by Peter Carruthers
PROSERPINE Canegrowers are encouraging candidates vying to lead the Whitsunday community to look at the big picture, including the sustainability of the industry when deciding how to govern long-term sugar policy in Queensland.
By 2020, one of the world's largest sugar consumers, the Cola Cola Company, plans to achieve its 100% sustainably sourced goal for key agricultural ingredients.
The mechanism to achieve this goal is the sourcing of sugar from millers that have been accredited under parameters set by the international not-for-profit company, Bonsucro.
Already the voluntary BMP Smartcane program has included a Bonsucro module, but it's not yet clear if growers will be expected to comply with Bonsucro standards in order to sell sugar beyond 2020.
Few growers in the Proserpine district have BMP Smartcane accreditation, a factor in the low take-up rates is the time it takes for growers to make detailed records of on-farm practices.
Prosperine Canegrowers manager Mike Porter said it was the miller's responsibility to ensure the cane entering the mill was ethically and sustainability produced.
"The mills are Bonsucro approved, but their farming side needs an extra step to get the Bonsucro accreditation,” he said.
Mr Porter said there had been discussion about big sugar buyers rejecting non-Bonsucro accredited sugar.
"That day hasn't come and we don't know whether there is any proof in what they are doing.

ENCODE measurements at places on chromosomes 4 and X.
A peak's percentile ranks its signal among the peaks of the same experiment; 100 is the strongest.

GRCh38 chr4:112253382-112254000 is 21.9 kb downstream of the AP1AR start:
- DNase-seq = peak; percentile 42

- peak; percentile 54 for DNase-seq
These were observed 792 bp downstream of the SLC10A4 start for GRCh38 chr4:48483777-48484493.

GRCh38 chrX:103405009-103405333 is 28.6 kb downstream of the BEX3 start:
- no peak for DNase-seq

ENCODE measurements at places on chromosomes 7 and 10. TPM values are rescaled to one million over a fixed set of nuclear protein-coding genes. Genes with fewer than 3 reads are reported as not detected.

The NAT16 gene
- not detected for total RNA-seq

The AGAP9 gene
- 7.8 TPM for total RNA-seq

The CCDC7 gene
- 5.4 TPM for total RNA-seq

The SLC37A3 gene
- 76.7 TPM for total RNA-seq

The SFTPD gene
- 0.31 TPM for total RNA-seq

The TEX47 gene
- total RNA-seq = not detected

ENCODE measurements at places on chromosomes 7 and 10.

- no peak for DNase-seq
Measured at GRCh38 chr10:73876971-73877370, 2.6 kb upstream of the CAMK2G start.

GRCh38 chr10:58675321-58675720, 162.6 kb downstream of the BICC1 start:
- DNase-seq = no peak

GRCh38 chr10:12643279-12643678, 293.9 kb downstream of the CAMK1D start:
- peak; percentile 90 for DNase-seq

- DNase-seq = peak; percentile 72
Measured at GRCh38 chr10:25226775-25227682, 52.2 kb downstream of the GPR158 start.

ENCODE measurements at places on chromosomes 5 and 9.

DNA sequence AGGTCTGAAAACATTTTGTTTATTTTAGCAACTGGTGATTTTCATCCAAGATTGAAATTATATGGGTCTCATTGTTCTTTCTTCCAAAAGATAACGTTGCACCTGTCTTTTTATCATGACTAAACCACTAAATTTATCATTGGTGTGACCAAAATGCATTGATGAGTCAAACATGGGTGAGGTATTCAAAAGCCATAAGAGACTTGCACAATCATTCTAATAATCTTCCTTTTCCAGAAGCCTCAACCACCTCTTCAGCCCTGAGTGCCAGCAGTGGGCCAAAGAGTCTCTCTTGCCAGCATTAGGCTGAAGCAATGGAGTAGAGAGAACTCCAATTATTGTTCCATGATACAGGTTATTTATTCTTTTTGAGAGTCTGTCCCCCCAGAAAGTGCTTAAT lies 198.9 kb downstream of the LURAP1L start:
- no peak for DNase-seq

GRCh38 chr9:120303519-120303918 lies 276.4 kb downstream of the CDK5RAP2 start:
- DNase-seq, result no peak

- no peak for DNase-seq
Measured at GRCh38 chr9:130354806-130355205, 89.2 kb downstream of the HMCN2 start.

"Unilever, Coca Cola have all signed an agreement, that that is their intention, but if the industry can't deliver that I don't know what they are going to do.
"The race is on to make sure our growers are doing the right thing and are ticking a box for the people that have signed up to Bonsucro.”
Mr Porter said the BMP Smartcane program was the Australian equivalent of Bonsucro, which ensured an ethical and sustainable industry and suggested the two benchmarks needed to be unified.
Shadow Agriculture Minister Dale Last said last week the LNP was "fully committed to supporting Smartcane”.
Mr Porter flagged sustainability in the sugar industry as the single biggest issue that will face growers in the next 10 years.
"What we are trying to do is focus the candidates' attention on the issues which are a priority for us. Those are things such as the overall sustainability of the industry and this move toward sustainably grown sugar,” he said.
"We want to remain apolitical, we encourage our members to vote for the candidate they think is the right person for the job.”
Queensland's Labor Party has committed to fund BMP programs if re-elected tomorrow by pledging $29 million for BMP support over the next five years and $21 million to improve BMP take-up rates.